“Computer science touches every single industry, and there are more and more professionals who are seeing the value of computer science skills and how they could be valuable in their career,” he says.
Computer Science Career Options
Because computer science is pervasive in all industries, the career possibilities for advanced degree holders are endless. Some common career paths include:
Software Development Engineers
The most popular job that graduates move into is software development, Hescott says. These people code and build software in a variety of industries, either independently at startups or as part of a team within larger organizations, such as at Google or Amazon. There’s a high demand for these professionals, and they’re compensated well, earning around $114,000 annually.
Computer and Information Systems Managers
Individuals in these roles plan, coordinate, and direct computer-related activities in an organization. They help determine the information technology goals for the organization and are responsible for implementing computer systems to meet these goals. This career requires additional experience beyond a bachelor’s degree, Hescott says, which is why it’s a popular career option for those with a master’s in computer science. These professionals earn an average salary of $142,000 per year.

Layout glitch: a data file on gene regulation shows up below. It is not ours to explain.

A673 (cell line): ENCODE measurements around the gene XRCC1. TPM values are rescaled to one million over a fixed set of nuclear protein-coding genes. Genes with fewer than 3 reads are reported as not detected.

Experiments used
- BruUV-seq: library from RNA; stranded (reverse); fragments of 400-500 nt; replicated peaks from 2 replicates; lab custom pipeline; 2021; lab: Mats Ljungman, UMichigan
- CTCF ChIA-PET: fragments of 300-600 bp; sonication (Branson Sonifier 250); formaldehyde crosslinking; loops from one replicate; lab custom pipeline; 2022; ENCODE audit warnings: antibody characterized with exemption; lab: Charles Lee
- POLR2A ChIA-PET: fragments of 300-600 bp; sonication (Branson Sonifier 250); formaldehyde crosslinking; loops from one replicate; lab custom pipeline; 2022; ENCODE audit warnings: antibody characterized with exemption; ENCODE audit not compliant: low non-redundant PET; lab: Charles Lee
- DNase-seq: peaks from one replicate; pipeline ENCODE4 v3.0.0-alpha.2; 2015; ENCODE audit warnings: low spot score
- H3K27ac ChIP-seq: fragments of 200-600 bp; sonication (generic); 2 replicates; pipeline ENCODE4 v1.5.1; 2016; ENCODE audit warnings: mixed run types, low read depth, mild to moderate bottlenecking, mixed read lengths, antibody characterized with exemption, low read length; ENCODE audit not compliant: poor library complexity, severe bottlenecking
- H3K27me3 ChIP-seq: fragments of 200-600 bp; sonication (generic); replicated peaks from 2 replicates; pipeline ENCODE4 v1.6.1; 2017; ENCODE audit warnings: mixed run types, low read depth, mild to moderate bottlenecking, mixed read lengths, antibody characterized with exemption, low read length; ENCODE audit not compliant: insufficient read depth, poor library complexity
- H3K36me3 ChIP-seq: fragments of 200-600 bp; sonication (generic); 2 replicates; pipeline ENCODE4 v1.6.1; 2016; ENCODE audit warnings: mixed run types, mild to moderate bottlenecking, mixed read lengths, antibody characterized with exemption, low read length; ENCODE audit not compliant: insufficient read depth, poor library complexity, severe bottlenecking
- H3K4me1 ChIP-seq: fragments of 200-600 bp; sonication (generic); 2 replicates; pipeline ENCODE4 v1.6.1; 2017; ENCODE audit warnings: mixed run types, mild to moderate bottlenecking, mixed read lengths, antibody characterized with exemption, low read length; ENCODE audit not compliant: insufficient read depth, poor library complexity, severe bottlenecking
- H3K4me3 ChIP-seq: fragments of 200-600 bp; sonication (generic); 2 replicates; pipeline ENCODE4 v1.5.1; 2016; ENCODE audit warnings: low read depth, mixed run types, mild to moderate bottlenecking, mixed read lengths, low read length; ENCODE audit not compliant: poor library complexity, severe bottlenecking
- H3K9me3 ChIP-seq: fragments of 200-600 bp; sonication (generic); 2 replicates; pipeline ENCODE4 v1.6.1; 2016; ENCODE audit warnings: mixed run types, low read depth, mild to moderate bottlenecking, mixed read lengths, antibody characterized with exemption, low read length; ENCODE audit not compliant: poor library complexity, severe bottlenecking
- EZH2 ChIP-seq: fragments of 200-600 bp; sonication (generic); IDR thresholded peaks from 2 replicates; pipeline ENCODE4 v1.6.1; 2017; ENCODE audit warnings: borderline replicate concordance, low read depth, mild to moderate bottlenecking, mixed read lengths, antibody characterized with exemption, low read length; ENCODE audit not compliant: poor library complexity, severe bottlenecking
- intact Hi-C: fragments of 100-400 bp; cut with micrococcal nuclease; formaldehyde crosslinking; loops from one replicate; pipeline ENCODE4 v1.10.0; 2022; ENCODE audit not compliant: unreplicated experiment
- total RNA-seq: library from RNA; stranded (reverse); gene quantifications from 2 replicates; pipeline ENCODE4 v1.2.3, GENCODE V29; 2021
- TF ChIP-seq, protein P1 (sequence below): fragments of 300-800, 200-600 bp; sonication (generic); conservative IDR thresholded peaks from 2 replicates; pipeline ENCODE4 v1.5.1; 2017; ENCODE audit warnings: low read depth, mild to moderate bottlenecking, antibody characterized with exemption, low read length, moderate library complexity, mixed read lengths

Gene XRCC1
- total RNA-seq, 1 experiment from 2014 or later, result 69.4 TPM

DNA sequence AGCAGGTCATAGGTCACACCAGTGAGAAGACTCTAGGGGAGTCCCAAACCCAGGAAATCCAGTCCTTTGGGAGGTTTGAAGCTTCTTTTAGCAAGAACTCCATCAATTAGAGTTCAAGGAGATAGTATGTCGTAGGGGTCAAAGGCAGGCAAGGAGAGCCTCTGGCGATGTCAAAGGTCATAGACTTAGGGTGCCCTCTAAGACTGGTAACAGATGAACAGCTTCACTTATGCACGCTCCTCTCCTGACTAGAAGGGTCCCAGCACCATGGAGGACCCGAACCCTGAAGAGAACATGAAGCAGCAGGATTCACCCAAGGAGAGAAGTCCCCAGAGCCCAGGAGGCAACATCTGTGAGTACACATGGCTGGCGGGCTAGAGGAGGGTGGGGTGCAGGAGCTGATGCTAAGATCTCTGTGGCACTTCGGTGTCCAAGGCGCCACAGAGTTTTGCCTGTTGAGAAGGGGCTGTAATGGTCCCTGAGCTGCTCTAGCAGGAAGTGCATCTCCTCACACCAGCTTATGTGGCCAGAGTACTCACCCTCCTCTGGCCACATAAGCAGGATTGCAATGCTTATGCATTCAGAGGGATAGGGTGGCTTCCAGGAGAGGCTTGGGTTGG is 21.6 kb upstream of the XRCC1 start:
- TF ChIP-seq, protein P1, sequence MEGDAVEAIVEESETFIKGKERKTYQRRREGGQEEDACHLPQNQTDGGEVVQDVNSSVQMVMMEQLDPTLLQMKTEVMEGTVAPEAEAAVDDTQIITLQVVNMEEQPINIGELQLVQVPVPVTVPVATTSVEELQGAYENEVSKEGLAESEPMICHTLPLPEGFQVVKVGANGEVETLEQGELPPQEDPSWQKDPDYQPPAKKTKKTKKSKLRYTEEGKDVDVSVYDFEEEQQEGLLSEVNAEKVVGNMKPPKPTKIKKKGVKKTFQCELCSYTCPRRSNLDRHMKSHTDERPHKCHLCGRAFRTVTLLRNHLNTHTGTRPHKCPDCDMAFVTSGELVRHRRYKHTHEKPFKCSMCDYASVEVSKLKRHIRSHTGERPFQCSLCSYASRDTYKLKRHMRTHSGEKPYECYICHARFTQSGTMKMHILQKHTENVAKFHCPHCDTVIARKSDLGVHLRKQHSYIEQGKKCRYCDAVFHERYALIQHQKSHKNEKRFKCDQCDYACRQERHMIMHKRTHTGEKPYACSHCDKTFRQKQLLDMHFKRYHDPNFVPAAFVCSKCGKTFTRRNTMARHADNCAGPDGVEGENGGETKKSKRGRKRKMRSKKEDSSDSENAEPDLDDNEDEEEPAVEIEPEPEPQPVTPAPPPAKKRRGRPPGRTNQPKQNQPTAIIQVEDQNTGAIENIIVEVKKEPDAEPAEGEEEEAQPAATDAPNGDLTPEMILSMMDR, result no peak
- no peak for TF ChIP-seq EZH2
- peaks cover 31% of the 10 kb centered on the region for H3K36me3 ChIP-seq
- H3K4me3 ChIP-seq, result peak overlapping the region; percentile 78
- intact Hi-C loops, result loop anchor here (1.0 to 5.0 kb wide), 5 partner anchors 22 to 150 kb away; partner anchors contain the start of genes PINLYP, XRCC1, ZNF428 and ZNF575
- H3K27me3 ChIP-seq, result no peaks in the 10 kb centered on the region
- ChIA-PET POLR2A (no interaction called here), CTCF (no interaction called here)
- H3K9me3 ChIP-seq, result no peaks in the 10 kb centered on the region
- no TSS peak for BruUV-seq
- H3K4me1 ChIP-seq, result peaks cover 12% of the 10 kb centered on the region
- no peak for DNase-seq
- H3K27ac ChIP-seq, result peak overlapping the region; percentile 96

Software developers create applications that allow people to do specific tasks on a computer or any other device. They analyze users’ needs, then design, test, and develop software to meet those needs. Organizations hiring software developers are drawn to mixed degree-holders—meaning those with an undergraduate degree in something other than computer science—Hescott says. Big pharma, for example, might seek a candidate who has training and experience in pharmaceuticals in addition to an advanced degree in computer science. These individuals earn an annual salary of $105,000.
Information Security Analysts
These professionals plan and carry out security measures to protect an organization’s computer networks and systems. Hescott identifies this role as one example of a career that requires a graduate degree. “We’re starting to see more undergraduate programs in cybersecurity pop up, but generally these roles require a master’s degree,” he says. Information security analysts earn an average of $98,000 per year.
Data scientists design data modeling processes to create algorithms and predictive models and perform custom analysis in a variety of industries. Because data science is a rapidly growing field, skilled professionals are scarce, leading organizations to rely on professionals with advanced degrees, Hescott says. Data scientists make an annual average of $121,500.
Pursuing an Advanced Degree in Computer Science
With jobs in computer science poised to grow in the years to come, people seeking new skills through a master’s degree will be armed with a unique competitive advantage and ample opportunities for career advancement in this field.
“One of the mantras we have in the Khoury College of Computer Sciences is that computer science is for everyone—whether you’re looking to learn new skills or want to make a career change,” Hescott says. “The great thing about a Master’s in Computer Science is that you can specialize in exactly what you like and combine it with nearly any interest you have.”